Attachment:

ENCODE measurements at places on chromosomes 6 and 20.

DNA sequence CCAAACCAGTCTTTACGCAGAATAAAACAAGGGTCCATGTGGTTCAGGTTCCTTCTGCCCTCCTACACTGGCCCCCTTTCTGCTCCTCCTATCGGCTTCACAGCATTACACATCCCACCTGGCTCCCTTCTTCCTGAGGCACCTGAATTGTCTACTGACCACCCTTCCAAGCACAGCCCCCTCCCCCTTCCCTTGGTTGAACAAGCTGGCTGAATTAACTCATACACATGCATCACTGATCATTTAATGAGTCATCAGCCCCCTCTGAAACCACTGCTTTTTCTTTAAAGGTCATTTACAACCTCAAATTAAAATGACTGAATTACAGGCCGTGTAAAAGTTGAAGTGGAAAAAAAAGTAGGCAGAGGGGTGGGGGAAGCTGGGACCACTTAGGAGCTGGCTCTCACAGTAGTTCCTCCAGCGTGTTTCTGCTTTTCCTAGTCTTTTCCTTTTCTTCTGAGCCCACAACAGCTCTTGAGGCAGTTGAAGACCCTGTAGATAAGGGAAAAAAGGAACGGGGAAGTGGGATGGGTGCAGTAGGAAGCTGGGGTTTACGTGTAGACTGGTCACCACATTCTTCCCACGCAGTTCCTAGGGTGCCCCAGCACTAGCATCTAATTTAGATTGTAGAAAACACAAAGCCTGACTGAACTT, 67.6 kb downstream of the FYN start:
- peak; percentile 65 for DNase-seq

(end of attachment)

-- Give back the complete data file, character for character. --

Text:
ENCODE measurements at places on chromosomes 6 and 20.

DNA sequence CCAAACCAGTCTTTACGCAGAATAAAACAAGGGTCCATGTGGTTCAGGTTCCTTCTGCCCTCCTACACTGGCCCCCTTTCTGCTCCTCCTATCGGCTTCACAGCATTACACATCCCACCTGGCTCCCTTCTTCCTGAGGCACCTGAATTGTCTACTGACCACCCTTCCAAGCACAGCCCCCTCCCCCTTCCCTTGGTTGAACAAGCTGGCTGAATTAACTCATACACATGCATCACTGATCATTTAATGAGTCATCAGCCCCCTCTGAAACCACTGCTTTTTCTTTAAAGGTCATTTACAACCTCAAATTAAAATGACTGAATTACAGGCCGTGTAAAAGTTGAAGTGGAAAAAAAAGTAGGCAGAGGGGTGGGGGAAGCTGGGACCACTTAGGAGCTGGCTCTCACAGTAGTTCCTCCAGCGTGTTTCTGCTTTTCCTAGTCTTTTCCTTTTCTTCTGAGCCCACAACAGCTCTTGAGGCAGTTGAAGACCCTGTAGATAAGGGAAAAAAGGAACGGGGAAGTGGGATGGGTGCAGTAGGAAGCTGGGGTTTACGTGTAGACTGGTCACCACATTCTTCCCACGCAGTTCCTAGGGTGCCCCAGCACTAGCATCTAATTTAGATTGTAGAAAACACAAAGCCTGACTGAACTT, 67.6 kb downstream of the FYN start:
- peak; percentile 65 for DNase-seq